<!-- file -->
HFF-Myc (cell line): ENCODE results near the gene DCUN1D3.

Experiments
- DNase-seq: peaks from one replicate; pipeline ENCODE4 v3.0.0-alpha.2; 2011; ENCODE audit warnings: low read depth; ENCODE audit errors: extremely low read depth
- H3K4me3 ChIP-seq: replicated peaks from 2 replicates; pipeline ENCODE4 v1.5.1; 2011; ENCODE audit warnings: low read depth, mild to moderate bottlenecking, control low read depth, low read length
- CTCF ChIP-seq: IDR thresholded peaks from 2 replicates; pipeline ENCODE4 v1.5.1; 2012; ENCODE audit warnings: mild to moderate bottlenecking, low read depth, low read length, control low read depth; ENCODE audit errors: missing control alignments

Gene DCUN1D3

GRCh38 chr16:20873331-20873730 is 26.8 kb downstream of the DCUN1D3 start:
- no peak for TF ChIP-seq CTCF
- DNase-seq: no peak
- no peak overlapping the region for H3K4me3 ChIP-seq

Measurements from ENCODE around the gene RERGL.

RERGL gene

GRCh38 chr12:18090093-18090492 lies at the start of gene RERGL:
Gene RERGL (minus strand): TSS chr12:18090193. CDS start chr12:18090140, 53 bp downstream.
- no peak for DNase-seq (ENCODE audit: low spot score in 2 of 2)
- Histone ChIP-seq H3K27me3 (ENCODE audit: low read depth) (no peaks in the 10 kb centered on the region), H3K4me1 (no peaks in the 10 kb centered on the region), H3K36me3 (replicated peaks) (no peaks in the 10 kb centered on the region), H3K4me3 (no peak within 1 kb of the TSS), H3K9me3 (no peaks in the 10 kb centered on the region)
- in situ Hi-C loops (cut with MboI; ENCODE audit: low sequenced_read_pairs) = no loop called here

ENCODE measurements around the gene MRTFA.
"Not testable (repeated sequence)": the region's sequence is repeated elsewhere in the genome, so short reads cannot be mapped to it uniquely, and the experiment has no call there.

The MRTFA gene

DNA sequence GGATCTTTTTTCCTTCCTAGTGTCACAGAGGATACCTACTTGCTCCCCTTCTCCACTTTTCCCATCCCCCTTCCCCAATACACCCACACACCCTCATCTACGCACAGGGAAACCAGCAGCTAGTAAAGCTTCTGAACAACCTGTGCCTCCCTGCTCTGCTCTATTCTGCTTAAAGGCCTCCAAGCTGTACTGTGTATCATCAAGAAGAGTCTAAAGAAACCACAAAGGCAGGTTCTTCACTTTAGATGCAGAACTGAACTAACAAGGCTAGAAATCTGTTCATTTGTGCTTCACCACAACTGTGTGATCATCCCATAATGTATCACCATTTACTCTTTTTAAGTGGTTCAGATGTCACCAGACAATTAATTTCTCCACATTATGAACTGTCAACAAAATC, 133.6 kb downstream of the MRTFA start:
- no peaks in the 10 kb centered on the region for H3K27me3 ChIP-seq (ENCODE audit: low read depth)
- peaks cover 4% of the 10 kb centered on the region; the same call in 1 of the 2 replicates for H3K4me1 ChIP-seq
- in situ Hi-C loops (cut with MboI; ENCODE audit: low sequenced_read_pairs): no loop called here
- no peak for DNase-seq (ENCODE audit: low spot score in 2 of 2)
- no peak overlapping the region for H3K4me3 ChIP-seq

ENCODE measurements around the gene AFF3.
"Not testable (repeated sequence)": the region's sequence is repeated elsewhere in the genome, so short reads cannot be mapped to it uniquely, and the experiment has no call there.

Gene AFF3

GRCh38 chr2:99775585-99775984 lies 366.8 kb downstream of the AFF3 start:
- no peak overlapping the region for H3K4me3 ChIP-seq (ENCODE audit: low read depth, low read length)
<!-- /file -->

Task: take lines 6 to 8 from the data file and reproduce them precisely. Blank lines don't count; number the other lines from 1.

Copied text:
Gene DCUN1D3

GRCh38 chr16:20873331-20873730 is 26.8 kb downstream of the DCUN1D3 start:
- no peak for TF ChIP-seq CTCF